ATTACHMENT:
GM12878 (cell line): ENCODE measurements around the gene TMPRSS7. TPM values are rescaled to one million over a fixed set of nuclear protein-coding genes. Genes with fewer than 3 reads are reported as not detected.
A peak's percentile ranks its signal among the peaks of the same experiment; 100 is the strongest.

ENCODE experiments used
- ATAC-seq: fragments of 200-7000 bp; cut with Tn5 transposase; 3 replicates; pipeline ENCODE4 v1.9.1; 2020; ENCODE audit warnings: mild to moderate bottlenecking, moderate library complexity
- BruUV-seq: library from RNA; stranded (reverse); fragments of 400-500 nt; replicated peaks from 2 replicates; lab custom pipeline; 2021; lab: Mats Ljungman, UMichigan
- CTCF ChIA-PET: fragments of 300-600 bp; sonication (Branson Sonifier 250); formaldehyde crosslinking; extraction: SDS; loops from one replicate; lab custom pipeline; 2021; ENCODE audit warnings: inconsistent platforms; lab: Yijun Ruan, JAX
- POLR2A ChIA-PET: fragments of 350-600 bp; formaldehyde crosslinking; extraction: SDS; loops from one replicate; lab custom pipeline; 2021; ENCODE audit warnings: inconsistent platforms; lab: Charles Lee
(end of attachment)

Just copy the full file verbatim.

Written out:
GM12878 (cell line): ENCODE measurements around the gene TMPRSS7. TPM values are rescaled to one million over a fixed set of nuclear protein-coding genes. Genes with fewer than 3 reads are reported as not detected.
A peak's percentile ranks its signal among the peaks of the same experiment; 100 is the strongest.

ENCODE experiments used
- ATAC-seq: fragments of 200-7000 bp; cut with Tn5 transposase; 3 replicates; pipeline ENCODE4 v1.9.1; 2020; ENCODE audit warnings: mild to moderate bottlenecking, moderate library complexity
- BruUV-seq: library from RNA; stranded (reverse); fragments of 400-500 nt; replicated peaks from 2 replicates; lab custom pipeline; 2021; lab: Mats Ljungman, UMichigan
- CTCF ChIA-PET: fragments of 300-600 bp; sonication (Branson Sonifier 250); formaldehyde crosslinking; extraction: SDS; loops from one replicate; lab custom pipeline; 2021; ENCODE audit warnings: inconsistent platforms; lab: Yijun Ruan, JAX
- POLR2A ChIA-PET: fragments of 350-600 bp; formaldehyde crosslinking; extraction: SDS; loops from one replicate; lab custom pipeline; 2021; ENCODE audit warnings: inconsistent platforms; lab: Charles Lee